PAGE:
VANQUISH: The Oath of Brothers Review

Gamevil‘s latest, VANQUISH: The Oath of Brothers, entered the fray Friday, descending upon the app store’s plentiful hoards with long spears and wrath, on horseback. With each swing of its mighty shaft, one-thousand apps were swept from the face of the store and sent sprawling into the digital abyss. A rain of arrows blotted the sun. The wounded fell in droves, gushing binary code into the fabric of cyberspace. The app store collapsed, and many a good app did perish. Luckily, Apple’s tech team was quick to sign treaties with the vanquishing forces of the merciless and militant Chinese heroes, resuscitated the app store to life and restored the fallen apps from their backup servers. But with treaties now forged in the digital blood of ones and zeroes, VANQUISH shall reign forever upon the app store. Or … not …

Stories of the Three Kingdoms era of Chinese history were passed down orally for generations before ever they were committed to ink on paper. In the process of the telling, the real-life exploits of lords, generals and warriors became largely overshadowed by fiction. Exaggerated far beyond the furtherest fringes of reality, the figures and their exploits passed out of history and into legend, and were lionized during the 14th century in Luo Guanzhong’s epic historical novel, Romance of the Three Kingdoms, the most famed and enduring work of Chinese literature ever written. The novel is a beast, as decadent with names and deeds as with blood and conspiracy. I read it some years back unabridged, cover-to-cover and found it an epic undertaking, one of the most complicated and convoluted works I’ve ever encountered. Despite its complexity, in many areas of China — a nation which, until recent decades, had one of the highest illiteracy rates in the world — Three Kingdoms heroes such as Guan Yu are worshipped as deities even today, proving that the oral tradition, the names and the deeds live on in the present, as fiercely as ever they did in the past.

It should come as no surprise then that the stories have spawned myriad comics, films, television series and video games based on their characters and events. In Western homes, the stories have most effectively been popularized by Koei’s Dynasty Warriors franchise on the PlayStation and XBox video game consoles. But Asian gamers had been delving into these tales long before that franchise was conceived. VANQUISH: The Oath of Brothers is only the latest in a long line of Three Kingdoms titles.

Given the long history of the backstory and the familiarity with which it is embraced by Asian cultures, Western gamers will be forgiven if, upon beginning Vanquish, they don’t have a friggin’ clue what’s happening. The game briefly explains the famous Oath of Brothers, vowed by the heroes Guan Yu, Liu Bei and Zhang Fei — who were not brothers in blood — in the peach orchard. Events are then swept forward many years as players assume the role of Guan Yu, who has fallen into the service of the nefarious Cao Cao, having been separated from his brothers and their whereabouts unknown to him. Having caught wind of where Liu Bei may be found, Guan Yu liberates Liu Bei’s wives, who have been Cao Cao’s prisoners, and drives hard to escape Cao Cao’s grasp and to return to his rightful place at his vowed brother’s side. Along the way, Guan Yu will battle through Cao Cao’s forces, become waylaid by the armies of the Yellow Turban rebellion, and fight a plethora of named opponents the significance of whom will be lost on most gamers unfamiliar with their origins in the literature.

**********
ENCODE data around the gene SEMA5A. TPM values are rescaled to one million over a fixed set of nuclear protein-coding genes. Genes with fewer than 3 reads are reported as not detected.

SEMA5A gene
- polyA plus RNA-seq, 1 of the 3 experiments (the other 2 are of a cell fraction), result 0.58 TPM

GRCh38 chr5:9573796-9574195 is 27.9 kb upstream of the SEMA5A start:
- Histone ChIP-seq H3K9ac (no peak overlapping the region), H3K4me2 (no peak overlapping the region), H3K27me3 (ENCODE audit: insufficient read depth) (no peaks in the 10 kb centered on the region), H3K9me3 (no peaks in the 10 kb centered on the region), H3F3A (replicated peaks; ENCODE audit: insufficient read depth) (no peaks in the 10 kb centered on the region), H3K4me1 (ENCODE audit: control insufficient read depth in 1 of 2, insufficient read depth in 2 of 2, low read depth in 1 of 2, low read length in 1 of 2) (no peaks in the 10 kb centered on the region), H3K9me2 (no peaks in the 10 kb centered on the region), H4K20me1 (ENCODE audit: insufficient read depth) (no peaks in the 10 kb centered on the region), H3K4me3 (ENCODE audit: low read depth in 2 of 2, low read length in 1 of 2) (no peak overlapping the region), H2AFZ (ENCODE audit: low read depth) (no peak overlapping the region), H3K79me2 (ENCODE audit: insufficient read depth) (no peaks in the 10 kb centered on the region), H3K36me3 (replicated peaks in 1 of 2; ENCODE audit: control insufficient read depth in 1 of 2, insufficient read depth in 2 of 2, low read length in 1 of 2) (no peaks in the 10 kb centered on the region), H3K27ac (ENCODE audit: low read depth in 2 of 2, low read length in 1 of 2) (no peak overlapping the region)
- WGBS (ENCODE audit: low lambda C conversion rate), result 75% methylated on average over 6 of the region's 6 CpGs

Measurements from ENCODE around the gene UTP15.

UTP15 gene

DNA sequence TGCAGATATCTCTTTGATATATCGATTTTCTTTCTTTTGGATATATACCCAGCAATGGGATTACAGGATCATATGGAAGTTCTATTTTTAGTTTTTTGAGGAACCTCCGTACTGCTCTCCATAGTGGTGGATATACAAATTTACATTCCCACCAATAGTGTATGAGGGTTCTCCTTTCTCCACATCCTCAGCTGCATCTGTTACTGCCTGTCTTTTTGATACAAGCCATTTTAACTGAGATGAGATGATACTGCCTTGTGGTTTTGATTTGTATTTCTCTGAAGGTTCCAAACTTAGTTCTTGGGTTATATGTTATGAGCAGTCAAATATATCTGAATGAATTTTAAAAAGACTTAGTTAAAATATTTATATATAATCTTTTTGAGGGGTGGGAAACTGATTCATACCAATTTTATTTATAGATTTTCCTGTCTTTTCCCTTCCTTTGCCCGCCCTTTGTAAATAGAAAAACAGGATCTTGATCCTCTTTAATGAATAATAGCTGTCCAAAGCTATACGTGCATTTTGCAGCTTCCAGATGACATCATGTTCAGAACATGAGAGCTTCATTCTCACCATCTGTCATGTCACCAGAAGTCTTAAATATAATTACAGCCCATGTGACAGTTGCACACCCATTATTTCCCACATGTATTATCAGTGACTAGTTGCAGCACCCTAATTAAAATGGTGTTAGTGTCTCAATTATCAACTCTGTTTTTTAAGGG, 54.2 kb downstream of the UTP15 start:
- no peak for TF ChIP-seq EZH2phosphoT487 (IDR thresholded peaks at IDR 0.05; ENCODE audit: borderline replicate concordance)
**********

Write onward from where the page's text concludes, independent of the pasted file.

For the uninitiated, Gamevil attempts to make sense of this whirlwind by including summary texts of the storyline in the Info menu, driving home the point: to get the most out of VANQUISH: The Oath of Brother’s story, you will need to play with an encyclopedic companion.

Moving on towards gameplay and presentation, VANQUISH is a game that falls victim to its own high concepts. The game is presented using “innovative ink & wash painting graphics”, and “exotic effects using brush stroke art style” all of which falls apart when you take a good look at the screen and realize that Gamevil has — as with all of their other games — rendered all artworks in pixels. Pixels imitating brush strokes on a device that is perfectly capable of pushing brush stroked graphics. And thus, the fluidity of painted strokes gives way to the bland reality and jagged edges of square pixels, and much of the game’s visual mystique falls by the wayside. That said, VANQUISH certainly isn’t a bad looking game. It’s very pretty in fact. And yet, the visuals which clearly do not live up to their intent, also present significant gameplay hinderances.

In keeping with the inked aesthetic, most everything in the game is rendered in black, white and gray including stage backdrops and scenery pieces, enemies, heroes and NPC things like Liu Bei’s wives’ carriage. And as the screen becomes flooded with assets all of the same color — black — it becomes extremely difficult, nay impossible to discern what in the hell is going on. In this, the gameplay very closely parallels the story.